The benefits to rail shippers extend beyond the immediate economic gains. By being integral to the nearshoring revolution, rail shippers can also strategically position themselves as key players in their industries. With their role more pronounced, rail shippers can use this as a lever to build stronger and more resilient businesses that can continue to grow.

Potential Rail Service Issues

This growth in rail freight demand could strain rail capacity and service quality if not managed appropriately. Declining rail service levels of recent years as the railroads raced to implement versions of PSR should serve as a reminder to shippers that while rail access may give them a competitive advantage, it can also quickly become a burden. Rail shippers will need to be watchful of service reliability and need to continue stressing the importance of investment in infrastructure to their railroad partners and industry regulators.


Railroads stand to benefit from the nearshoring trend. Railroads will increase their freight volumes through major growth in cross-border traffic. And the railroads have seen this coming for a while now. There are no better illustrations of this than the recent CP-KCS merger, the fight between CP and CN for the takeover of KCS, and the ensuing intermodal partnership between CN-UP-FXE. We now have the first rail network spanning from Canada, through the United States, to Mexico. The merger puts CP-KCS in a strategic position to capture a large slice of the nearshoring pie. But the other railroads are not sitting still and just watching CP eat the entire pie.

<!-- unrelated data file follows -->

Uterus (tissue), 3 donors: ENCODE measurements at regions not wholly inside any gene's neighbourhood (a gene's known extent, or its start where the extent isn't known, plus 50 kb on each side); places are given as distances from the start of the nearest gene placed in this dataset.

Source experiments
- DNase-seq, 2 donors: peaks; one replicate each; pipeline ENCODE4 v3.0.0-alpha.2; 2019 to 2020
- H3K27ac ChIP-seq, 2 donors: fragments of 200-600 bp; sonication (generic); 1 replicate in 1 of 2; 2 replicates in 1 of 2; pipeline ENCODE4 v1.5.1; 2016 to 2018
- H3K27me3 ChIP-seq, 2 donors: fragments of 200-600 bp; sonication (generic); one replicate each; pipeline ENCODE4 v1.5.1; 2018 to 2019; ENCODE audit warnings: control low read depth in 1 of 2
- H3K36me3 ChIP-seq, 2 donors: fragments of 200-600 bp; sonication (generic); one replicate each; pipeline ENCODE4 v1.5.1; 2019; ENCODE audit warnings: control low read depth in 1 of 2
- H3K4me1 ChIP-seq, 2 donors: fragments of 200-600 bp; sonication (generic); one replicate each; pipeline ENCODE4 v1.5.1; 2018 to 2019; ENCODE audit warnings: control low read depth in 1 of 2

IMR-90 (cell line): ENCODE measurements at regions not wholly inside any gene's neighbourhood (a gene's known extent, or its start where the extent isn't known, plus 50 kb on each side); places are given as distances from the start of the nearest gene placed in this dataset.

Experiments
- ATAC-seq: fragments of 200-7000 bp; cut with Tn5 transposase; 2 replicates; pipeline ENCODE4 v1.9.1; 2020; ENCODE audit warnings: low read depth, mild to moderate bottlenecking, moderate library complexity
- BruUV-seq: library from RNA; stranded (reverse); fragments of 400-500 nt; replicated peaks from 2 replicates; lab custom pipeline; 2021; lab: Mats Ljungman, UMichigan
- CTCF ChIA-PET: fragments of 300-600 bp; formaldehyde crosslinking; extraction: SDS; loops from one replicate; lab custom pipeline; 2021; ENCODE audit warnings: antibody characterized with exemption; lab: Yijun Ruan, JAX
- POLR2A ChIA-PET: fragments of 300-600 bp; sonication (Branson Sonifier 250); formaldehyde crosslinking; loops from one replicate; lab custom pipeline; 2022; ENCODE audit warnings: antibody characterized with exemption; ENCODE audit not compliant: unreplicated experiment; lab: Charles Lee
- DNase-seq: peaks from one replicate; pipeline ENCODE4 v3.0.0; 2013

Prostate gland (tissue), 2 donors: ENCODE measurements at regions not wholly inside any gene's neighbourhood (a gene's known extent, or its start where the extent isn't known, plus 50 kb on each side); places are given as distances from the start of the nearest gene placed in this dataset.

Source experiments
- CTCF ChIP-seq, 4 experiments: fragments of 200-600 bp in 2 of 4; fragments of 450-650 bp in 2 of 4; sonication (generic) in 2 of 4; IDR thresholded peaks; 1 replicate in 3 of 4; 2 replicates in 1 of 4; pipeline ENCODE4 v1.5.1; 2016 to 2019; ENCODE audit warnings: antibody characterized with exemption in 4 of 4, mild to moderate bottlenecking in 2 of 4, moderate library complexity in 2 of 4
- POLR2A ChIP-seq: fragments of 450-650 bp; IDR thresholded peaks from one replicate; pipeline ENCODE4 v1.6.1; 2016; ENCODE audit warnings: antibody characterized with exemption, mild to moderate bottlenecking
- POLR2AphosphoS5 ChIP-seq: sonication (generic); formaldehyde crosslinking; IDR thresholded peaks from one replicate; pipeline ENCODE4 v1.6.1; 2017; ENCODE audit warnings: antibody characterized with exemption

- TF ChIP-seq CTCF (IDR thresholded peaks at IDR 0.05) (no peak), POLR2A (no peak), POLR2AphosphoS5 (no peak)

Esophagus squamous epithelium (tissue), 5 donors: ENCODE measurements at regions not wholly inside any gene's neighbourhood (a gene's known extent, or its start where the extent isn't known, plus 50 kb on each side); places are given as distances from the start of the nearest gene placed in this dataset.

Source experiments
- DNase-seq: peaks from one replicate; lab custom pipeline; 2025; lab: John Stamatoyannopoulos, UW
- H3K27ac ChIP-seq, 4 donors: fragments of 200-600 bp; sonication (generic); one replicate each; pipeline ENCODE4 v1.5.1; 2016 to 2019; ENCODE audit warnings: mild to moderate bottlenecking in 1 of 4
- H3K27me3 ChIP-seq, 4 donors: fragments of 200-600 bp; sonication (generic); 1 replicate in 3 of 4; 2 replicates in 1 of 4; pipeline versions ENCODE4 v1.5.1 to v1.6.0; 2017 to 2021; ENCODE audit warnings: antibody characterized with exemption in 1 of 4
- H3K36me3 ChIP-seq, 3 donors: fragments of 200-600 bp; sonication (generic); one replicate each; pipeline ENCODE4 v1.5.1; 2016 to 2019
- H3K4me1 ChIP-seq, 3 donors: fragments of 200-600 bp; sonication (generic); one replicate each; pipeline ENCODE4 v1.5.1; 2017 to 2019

However, it's not just about volume – nearshoring also creates opportunities for value-added services. Rail shippers who offer superior solutions in terms of service, speed, comprehensive supply chain visibility, and streamlined customs clearance, can gain a competitive edge in the evolving nearshoring landscape.

Carload vs. Intermodal